The frequent failure of international peace missions and the ‘crisis of the liberal peace’ led to the promotion of a local or cultural turn in peace research and work that focuses on the role and meaning of culture, local actors and a mostly unspecified ‘local’ for peacebuilding processes. This pushes peace and conflict studies to engage with the subject area of anthropological research, which poses a challenge for disciplines such as political and legal sciences. In contrast to the critiques of the critique of the liberal peace, which seem to have led to a circular debate, this special section aims to take the debate to the next step. It does so through anthropologically informed methodological and conceptual advancements that the local turn is asking for and by providing a better understanding of how the local can become an important reference point in peace and conflict studies without essentialising it. Based on ethnographic fieldwork, the contributions to this special section highlight the importance of ethnographic research and anthropological framing in analysing the ambivalence of the local in peacebuilding and the contributions anthropology can make to the interdisciplinary field of conflict and peace studies.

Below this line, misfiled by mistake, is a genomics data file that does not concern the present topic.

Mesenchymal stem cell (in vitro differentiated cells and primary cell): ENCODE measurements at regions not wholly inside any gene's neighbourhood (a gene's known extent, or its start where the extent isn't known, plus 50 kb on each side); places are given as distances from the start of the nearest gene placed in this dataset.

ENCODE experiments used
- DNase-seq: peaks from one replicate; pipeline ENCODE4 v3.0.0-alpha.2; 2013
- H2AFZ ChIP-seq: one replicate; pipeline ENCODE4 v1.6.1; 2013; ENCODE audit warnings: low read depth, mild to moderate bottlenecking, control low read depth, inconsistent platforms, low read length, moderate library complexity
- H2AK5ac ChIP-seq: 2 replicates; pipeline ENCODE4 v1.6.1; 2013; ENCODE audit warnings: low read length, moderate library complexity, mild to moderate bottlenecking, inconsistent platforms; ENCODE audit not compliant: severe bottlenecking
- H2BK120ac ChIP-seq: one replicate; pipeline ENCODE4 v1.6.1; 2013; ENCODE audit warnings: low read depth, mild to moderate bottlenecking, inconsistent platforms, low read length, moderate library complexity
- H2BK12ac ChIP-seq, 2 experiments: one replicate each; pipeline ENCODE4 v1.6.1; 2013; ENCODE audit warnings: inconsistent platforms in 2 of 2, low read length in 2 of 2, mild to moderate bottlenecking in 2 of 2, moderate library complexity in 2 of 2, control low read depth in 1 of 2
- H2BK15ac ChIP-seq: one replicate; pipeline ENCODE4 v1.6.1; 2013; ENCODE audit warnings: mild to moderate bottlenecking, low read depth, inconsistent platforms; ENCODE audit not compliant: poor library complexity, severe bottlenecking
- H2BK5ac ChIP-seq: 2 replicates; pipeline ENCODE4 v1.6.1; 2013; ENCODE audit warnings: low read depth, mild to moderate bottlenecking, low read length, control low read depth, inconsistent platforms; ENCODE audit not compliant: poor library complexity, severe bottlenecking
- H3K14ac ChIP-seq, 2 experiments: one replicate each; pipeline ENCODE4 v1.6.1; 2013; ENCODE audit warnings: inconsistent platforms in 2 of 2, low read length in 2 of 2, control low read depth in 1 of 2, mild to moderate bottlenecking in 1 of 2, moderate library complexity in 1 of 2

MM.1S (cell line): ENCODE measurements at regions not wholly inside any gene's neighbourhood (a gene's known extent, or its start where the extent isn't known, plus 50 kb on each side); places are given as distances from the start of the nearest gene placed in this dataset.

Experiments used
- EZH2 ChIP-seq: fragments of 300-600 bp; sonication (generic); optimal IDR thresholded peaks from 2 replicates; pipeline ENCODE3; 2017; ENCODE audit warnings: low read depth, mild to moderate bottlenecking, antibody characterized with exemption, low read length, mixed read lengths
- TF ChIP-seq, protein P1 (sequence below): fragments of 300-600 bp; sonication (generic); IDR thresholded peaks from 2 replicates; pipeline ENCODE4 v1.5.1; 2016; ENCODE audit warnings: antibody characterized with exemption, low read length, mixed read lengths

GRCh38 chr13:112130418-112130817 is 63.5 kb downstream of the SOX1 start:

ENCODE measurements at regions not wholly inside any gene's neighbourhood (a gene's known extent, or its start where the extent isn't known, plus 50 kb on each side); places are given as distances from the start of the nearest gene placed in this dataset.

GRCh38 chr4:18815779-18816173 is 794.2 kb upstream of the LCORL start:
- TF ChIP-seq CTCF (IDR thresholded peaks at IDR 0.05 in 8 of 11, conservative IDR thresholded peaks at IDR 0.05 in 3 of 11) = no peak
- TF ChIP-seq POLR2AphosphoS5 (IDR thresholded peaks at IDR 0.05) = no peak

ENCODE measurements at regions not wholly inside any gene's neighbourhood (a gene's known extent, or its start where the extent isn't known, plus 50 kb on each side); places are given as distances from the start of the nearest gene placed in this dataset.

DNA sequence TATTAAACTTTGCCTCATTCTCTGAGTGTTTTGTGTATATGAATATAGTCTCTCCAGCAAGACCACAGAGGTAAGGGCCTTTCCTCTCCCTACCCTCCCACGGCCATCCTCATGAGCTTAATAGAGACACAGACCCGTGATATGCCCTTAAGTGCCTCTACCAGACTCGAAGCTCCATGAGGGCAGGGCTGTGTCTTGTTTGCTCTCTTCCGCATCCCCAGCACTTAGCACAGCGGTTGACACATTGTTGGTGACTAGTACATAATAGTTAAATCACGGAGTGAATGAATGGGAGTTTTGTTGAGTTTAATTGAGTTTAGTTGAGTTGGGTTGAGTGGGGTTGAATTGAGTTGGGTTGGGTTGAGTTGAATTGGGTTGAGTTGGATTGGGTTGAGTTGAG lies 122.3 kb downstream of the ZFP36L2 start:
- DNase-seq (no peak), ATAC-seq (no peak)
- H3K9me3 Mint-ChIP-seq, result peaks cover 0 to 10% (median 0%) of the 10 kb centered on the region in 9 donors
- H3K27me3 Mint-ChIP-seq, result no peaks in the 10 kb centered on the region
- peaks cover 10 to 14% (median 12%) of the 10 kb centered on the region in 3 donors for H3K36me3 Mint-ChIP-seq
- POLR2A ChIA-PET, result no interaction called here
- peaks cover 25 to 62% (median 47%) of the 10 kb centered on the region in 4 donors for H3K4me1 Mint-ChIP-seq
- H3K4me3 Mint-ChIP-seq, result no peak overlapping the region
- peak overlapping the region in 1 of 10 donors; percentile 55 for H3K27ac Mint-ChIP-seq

- local turn
- critique of liberal peace
- ethnographic research
- anthropological peace research
- peace and conflict studies